If you live at home already you should be aware of what will be required of you once you’ve decided to fly the nest and rent. Your chosen estate agents will charge you first months rent and a deposit, which will usually total the cost of one months rent plus an extra £100. If like me, they might also charge you an additional amount to take secure the flat from any further viewings too, which cost me another £300. Oh, and don’t forget, they will also charge you for the cost of checking references.

It’s not cheap and hardly ever affordable but, I’m a strong believer that us young adults shouldn’t live at home until we’re half way through our adult lives. I know it’s tricky getting the finances together to rent and it sucks not owning the property itself but, it’s certainly nice to have independence.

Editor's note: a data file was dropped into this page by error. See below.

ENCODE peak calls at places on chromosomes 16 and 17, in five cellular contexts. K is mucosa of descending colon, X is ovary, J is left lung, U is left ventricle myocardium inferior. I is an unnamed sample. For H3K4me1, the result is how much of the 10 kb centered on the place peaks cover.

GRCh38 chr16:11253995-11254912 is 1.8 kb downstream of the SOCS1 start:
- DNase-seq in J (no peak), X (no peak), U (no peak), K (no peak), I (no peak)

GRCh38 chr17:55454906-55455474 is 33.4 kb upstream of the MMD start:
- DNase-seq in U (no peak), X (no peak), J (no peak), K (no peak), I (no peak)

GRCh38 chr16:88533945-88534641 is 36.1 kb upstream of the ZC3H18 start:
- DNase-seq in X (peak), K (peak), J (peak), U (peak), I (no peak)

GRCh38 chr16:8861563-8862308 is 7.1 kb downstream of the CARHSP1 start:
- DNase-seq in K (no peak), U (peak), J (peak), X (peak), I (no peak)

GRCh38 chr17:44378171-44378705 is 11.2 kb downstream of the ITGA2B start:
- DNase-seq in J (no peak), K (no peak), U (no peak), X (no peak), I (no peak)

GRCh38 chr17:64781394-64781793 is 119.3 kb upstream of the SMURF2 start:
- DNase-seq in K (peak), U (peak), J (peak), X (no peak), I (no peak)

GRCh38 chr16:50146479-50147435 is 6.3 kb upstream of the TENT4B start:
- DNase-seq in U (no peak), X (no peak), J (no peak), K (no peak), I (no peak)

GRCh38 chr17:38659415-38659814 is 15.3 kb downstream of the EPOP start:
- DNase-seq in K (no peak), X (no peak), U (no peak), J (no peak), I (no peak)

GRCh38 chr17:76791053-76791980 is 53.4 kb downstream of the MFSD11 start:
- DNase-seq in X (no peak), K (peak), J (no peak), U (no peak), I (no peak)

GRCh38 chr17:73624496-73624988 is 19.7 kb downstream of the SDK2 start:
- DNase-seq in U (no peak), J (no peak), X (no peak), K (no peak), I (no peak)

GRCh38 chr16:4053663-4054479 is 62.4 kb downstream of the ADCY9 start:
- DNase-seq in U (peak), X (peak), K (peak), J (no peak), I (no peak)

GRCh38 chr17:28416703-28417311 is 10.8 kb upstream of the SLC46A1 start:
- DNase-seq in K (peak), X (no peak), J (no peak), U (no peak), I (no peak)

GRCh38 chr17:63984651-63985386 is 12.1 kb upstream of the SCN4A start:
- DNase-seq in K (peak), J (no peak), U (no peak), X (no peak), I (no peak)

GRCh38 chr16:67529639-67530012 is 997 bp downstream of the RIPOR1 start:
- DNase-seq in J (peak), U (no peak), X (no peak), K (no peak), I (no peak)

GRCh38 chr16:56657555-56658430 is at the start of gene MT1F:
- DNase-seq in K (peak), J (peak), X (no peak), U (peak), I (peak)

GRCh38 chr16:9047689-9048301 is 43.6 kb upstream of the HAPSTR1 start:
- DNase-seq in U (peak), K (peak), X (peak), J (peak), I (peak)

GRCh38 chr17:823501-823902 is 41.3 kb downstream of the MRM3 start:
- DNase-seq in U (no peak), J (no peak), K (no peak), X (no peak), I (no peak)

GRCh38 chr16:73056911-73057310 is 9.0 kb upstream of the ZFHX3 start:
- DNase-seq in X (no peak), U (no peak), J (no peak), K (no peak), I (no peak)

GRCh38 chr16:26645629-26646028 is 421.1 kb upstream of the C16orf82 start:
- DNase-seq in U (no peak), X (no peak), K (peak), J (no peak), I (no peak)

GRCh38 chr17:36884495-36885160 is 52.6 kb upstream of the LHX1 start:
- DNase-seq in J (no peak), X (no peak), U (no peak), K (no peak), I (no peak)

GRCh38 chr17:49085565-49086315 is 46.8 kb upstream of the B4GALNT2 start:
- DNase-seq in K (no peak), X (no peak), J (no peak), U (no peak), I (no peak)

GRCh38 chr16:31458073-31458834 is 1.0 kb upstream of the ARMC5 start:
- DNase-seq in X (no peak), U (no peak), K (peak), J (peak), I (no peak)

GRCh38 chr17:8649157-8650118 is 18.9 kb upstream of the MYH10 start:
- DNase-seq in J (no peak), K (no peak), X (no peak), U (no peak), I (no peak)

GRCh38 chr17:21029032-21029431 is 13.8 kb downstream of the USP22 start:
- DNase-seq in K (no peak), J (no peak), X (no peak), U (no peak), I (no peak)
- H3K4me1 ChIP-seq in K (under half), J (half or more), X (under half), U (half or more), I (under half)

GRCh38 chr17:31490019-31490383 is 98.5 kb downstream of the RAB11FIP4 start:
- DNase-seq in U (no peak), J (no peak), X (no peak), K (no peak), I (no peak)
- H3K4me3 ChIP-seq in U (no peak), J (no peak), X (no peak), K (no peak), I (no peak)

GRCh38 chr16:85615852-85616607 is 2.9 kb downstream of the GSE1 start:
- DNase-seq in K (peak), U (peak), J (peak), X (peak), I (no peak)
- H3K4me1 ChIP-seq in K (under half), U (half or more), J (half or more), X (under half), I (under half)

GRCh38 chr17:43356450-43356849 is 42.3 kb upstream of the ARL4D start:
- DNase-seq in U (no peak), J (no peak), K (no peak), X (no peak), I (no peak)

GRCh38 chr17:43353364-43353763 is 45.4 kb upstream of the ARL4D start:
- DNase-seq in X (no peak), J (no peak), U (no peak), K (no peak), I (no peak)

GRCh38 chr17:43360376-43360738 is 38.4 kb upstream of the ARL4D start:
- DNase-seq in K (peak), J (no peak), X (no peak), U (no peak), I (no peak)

Trying to feel positive about the many great aspects of living in my own flat makes it just about okay that I have no savings and, hopefully if you move out you’ll feel the same way too. If you’re lucky you’ll also find a nice enough landlord who will somewhat let you decorate the place too and, that’ll give you the freedom to feel like the place is yours.

Home Aspirations 

I’ve always had a dream of owning a beautiful red brick property, with high ceilings and pretty fireplaces. Thinking about having an office of my own and a real workspace for my boyfriends IT company to take off. He could even have an amazing garage space to store his vintage cars and I could have an incredible kitchen kitted out with every gadget imaginable.